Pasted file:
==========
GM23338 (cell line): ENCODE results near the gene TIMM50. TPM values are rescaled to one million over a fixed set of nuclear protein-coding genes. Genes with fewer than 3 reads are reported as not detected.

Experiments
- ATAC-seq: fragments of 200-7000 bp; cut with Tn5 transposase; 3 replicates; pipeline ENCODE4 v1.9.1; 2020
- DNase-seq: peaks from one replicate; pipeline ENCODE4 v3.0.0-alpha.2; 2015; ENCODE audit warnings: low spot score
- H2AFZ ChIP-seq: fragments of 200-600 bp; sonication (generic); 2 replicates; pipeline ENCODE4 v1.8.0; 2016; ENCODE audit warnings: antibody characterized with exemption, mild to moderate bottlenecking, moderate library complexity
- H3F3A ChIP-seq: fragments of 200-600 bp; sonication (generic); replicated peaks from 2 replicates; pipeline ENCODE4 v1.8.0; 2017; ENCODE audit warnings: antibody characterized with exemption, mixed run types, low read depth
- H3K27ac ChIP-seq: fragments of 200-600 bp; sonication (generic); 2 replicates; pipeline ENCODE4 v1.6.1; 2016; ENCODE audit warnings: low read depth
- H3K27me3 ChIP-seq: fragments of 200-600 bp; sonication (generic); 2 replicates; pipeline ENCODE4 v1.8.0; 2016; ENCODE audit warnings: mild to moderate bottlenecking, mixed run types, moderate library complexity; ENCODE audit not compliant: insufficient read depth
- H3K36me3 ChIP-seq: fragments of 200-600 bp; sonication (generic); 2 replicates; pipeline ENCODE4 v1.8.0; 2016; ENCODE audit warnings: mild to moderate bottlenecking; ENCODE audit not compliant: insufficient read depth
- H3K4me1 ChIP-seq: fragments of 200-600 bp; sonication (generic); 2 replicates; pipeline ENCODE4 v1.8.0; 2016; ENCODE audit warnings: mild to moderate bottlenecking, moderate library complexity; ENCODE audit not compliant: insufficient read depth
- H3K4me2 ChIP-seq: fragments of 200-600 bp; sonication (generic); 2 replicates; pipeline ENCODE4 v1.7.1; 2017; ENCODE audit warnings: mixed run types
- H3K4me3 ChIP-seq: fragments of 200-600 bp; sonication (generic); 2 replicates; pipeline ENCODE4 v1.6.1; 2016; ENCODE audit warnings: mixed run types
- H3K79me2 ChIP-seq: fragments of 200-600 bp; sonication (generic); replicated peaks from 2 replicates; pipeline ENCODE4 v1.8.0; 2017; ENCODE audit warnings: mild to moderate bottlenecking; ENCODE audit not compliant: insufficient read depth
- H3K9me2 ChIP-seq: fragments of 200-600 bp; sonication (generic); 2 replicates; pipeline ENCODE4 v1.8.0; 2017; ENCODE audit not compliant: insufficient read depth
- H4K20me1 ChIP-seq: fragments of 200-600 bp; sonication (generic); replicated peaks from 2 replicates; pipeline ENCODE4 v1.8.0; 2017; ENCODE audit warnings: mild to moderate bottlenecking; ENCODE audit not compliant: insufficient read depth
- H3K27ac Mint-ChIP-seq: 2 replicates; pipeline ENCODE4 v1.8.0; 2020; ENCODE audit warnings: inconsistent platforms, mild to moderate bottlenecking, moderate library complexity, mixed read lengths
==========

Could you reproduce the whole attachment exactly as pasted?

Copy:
GM23338 (cell line): ENCODE results near the gene TIMM50. TPM values are rescaled to one million over a fixed set of nuclear protein-coding genes. Genes with fewer than 3 reads are reported as not detected.

Experiments
- ATAC-seq: fragments of 200-7000 bp; cut with Tn5 transposase; 3 replicates; pipeline ENCODE4 v1.9.1; 2020
- DNase-seq: peaks from one replicate; pipeline ENCODE4 v3.0.0-alpha.2; 2015; ENCODE audit warnings: low spot score
- H2AFZ ChIP-seq: fragments of 200-600 bp; sonication (generic); 2 replicates; pipeline ENCODE4 v1.8.0; 2016; ENCODE audit warnings: antibody characterized with exemption, mild to moderate bottlenecking, moderate library complexity
- H3F3A ChIP-seq: fragments of 200-600 bp; sonication (generic); replicated peaks from 2 replicates; pipeline ENCODE4 v1.8.0; 2017; ENCODE audit warnings: antibody characterized with exemption, mixed run types, low read depth
- H3K27ac ChIP-seq: fragments of 200-600 bp; sonication (generic); 2 replicates; pipeline ENCODE4 v1.6.1; 2016; ENCODE audit warnings: low read depth
- H3K27me3 ChIP-seq: fragments of 200-600 bp; sonication (generic); 2 replicates; pipeline ENCODE4 v1.8.0; 2016; ENCODE audit warnings: mild to moderate bottlenecking, mixed run types, moderate library complexity; ENCODE audit not compliant: insufficient read depth
- H3K36me3 ChIP-seq: fragments of 200-600 bp; sonication (generic); 2 replicates; pipeline ENCODE4 v1.8.0; 2016; ENCODE audit warnings: mild to moderate bottlenecking; ENCODE audit not compliant: insufficient read depth
- H3K4me1 ChIP-seq: fragments of 200-600 bp; sonication (generic); 2 replicates; pipeline ENCODE4 v1.8.0; 2016; ENCODE audit warnings: mild to moderate bottlenecking, moderate library complexity; ENCODE audit not compliant: insufficient read depth
- H3K4me2 ChIP-seq: fragments of 200-600 bp; sonication (generic); 2 replicates; pipeline ENCODE4 v1.7.1; 2017; ENCODE audit warnings: mixed run types
- H3K4me3 ChIP-seq: fragments of 200-600 bp; sonication (generic); 2 replicates; pipeline ENCODE4 v1.6.1; 2016; ENCODE audit warnings: mixed run types
- H3K79me2 ChIP-seq: fragments of 200-600 bp; sonication (generic); replicated peaks from 2 replicates; pipeline ENCODE4 v1.8.0; 2017; ENCODE audit warnings: mild to moderate bottlenecking; ENCODE audit not compliant: insufficient read depth
- H3K9me2 ChIP-seq: fragments of 200-600 bp; sonication (generic); 2 replicates; pipeline ENCODE4 v1.8.0; 2017; ENCODE audit not compliant: insufficient read depth
- H4K20me1 ChIP-seq: fragments of 200-600 bp; sonication (generic); replicated peaks from 2 replicates; pipeline ENCODE4 v1.8.0; 2017; ENCODE audit warnings: mild to moderate bottlenecking; ENCODE audit not compliant: insufficient read depth
- H3K27ac Mint-ChIP-seq: 2 replicates; pipeline ENCODE4 v1.8.0; 2020; ENCODE audit warnings: inconsistent platforms, mild to moderate bottlenecking, moderate library complexity, mixed read lengths